Thursday, March 19, 2015

Party Animals

Starting around this time every year, thousands flock to Florida's beaches with only one thing on their minds. They come from all along the Atlantic and the Gulf in droves to spend a few days getting wild with others they've barely met. That's right it's time for Spring B....eginning of loggerhead sea turtle nesting season.

What did you think I was talking about?
Courtesy: Daytona Spring Break via Flickr

Well actually spring break and loggerhead (Caretta caretta) nesting season don't match up perfectly. Thank god, can you imagine what kind of stuff a bunch of drunk bros would get up to with hundreds of sea turtles? Only the very first nesters come in during April, and the breeding season continues through the summer. Around the world's sub-tropical regions loggerheads return to the beaches they were born at to pass on their genes. The Southeast coast of the US hosts more loggerhead sea turtles than most other breeding regions around the world. Florida is especially important to these turtles. Ninety percent of all loggerheads born in the US nest in Florida.

Spring breakers and sea turtles have other things in common besides an intense urge to mate. They both have many stepped journeys that take them to the beaches of the southeast. After birth, young turtles head out to the open ocean and usually spend their first 5-7 years out at sea. It may seem a little odd for baby turtles to head out to the open ocean since there aren't a lot of places to hide, but there are far fewer predators out there. Plus the Atlantic has a unique region called the Sargasso sea which is named for its abundant floating fields of Sargassum (pronounced: sarj-ass-um) algae. Sargassum is perfect for little turtles because it's about the same color as they are and has a lot of spatial complexity for them to hide in. In these floating prairies, young loggerheads can grow fat on a diet of just about anything. Unlike other toddlers they aren't particularly picky and chow down on jellies, squid, shrimp, crabs, clams (even Tridacna), and fish. As they grow loggerheads rely on increasingly hearty prey so, like a college student raiding your fridge when he/she comes home for the summer, the turtles return to more abundant coastal waters to feed.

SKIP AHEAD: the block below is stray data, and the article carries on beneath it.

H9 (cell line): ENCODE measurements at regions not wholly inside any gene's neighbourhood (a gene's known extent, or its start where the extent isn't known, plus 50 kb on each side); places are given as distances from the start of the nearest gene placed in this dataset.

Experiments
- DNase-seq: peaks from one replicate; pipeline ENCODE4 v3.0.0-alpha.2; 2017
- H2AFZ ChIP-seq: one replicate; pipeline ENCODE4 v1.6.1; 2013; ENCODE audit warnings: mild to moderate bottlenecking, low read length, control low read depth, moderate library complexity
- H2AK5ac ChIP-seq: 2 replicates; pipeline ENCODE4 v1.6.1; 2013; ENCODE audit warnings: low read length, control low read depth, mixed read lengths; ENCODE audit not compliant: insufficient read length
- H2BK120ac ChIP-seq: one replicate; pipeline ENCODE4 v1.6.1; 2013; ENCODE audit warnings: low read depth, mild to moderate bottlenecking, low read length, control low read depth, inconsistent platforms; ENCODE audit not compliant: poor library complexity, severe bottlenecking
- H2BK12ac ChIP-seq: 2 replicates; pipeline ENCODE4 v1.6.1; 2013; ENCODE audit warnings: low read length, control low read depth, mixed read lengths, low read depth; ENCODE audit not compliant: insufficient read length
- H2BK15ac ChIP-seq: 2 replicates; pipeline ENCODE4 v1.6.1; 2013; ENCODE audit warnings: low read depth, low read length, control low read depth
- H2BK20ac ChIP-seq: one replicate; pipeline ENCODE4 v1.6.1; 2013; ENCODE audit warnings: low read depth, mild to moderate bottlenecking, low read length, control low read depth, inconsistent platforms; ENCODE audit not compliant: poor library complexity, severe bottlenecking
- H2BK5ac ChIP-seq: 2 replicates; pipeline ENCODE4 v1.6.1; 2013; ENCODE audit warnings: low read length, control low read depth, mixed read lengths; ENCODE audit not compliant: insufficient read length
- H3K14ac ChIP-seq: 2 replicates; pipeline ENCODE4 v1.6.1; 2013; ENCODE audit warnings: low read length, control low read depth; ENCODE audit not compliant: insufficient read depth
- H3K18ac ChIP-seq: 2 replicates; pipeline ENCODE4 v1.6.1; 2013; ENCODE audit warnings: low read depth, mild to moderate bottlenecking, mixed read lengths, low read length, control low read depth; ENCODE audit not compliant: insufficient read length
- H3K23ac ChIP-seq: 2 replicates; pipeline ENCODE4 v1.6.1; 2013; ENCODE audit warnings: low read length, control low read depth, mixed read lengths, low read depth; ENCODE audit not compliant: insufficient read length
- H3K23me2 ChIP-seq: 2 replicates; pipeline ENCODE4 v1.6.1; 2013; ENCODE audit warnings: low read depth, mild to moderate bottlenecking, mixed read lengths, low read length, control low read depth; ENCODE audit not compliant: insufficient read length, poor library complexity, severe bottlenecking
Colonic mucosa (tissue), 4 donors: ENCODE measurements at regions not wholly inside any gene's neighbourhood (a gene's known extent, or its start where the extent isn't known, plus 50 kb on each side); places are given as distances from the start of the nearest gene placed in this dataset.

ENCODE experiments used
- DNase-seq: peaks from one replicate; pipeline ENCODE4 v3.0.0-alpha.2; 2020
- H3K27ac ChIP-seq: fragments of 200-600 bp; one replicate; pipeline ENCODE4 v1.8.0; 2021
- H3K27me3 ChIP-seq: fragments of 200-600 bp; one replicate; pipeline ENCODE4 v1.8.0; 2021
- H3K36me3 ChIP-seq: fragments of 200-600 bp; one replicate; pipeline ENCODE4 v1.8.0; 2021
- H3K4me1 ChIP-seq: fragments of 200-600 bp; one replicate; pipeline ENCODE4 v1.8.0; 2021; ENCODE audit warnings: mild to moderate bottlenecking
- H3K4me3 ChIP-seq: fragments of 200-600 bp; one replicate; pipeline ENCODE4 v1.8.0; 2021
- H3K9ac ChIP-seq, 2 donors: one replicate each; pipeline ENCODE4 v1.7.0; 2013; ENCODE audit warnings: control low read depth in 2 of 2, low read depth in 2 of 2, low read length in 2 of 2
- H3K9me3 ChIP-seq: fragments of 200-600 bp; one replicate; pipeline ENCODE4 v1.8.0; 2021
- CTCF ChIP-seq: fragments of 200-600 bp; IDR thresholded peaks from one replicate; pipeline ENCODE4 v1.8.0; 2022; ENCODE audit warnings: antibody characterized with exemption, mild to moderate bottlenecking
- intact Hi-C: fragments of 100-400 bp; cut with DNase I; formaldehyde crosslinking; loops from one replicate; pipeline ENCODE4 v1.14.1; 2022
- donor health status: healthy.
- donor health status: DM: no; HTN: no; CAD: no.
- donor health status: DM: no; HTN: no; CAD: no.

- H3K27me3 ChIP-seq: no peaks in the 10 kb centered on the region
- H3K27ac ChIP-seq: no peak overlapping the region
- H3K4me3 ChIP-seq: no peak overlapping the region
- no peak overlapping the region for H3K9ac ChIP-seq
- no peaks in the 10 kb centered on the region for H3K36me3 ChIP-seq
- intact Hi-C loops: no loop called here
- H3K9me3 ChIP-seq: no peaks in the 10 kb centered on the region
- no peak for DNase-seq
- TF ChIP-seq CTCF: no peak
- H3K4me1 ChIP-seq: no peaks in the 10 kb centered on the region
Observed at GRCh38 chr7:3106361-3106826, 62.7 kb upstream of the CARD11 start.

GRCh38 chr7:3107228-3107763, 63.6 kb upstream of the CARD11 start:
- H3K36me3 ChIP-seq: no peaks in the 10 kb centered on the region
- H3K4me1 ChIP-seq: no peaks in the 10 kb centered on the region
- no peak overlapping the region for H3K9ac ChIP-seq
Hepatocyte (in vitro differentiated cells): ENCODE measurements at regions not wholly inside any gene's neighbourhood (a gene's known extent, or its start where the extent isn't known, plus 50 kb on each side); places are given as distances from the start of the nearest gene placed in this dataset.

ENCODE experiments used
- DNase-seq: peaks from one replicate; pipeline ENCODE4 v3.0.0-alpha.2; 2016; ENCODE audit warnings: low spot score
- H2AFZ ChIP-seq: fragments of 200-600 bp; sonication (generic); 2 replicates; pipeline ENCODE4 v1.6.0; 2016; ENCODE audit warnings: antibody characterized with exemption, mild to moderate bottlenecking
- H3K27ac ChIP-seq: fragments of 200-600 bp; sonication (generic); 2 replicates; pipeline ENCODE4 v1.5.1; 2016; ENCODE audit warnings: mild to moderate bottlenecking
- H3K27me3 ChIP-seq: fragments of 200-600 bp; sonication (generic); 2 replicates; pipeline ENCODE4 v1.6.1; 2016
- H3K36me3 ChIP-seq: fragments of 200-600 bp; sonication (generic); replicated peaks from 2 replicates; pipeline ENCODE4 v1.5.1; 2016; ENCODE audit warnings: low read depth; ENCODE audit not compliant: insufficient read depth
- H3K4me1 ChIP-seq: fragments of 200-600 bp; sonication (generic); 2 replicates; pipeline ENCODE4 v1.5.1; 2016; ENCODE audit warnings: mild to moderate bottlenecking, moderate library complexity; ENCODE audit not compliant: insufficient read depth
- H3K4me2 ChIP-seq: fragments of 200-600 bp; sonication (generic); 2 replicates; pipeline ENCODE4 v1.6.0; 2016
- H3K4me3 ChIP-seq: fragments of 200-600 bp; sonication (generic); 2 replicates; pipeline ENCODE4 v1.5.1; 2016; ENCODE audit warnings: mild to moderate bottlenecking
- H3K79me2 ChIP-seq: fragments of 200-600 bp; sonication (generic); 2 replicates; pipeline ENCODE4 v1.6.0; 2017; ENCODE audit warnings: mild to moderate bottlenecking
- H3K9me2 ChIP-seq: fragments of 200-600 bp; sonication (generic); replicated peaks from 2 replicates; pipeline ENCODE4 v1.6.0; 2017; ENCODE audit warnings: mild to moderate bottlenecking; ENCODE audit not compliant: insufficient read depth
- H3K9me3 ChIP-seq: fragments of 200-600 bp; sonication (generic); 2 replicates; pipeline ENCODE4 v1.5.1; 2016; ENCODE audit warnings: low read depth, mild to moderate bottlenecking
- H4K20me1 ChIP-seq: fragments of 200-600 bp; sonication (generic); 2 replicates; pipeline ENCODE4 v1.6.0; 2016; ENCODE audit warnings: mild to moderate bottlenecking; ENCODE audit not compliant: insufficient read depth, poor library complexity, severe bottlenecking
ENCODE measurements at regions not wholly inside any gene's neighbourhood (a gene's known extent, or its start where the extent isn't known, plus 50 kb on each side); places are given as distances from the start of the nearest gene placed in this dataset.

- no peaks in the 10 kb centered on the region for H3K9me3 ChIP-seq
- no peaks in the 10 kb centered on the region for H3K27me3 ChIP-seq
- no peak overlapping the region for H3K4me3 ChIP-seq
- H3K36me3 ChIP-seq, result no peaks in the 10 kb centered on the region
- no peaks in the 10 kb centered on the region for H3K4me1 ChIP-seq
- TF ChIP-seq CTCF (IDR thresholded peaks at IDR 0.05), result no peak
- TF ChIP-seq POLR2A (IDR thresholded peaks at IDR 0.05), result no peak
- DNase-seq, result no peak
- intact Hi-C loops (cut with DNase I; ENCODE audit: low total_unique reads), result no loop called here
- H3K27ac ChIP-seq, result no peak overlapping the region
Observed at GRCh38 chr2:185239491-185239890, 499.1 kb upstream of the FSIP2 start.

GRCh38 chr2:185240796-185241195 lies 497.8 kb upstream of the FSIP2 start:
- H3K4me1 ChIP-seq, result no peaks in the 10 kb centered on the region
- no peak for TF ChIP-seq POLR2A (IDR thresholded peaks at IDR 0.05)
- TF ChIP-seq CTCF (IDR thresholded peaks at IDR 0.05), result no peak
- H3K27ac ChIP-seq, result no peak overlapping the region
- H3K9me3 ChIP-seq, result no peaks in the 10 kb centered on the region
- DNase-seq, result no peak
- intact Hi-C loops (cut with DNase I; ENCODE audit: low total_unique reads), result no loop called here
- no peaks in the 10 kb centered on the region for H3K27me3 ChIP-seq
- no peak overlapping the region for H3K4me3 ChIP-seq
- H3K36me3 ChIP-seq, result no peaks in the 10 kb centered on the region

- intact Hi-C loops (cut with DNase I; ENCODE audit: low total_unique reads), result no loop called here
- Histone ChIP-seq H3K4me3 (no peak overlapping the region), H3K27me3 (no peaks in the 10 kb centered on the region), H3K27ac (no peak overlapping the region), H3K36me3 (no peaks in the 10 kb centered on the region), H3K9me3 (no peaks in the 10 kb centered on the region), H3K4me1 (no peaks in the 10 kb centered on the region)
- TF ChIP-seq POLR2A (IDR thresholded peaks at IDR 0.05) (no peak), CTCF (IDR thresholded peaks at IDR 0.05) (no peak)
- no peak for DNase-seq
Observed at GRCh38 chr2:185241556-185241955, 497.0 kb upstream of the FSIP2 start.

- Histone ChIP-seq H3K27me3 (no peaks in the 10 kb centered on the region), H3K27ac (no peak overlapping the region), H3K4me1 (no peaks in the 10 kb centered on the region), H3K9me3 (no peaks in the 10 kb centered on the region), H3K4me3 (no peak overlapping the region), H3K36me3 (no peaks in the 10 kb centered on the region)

"Mom! Mom! You need to run to Costco again!"
Courtesy: rosepetal236 via Flickr

But how do the turtles find their way? Human college students have the benefit of Google maps and Expedia, but loggerheads' flippers make it hard to type. Instead sea turtles use the magnetic field of the earth to navigate. To understand how this works we need to know a little bit about the magnetic field itself.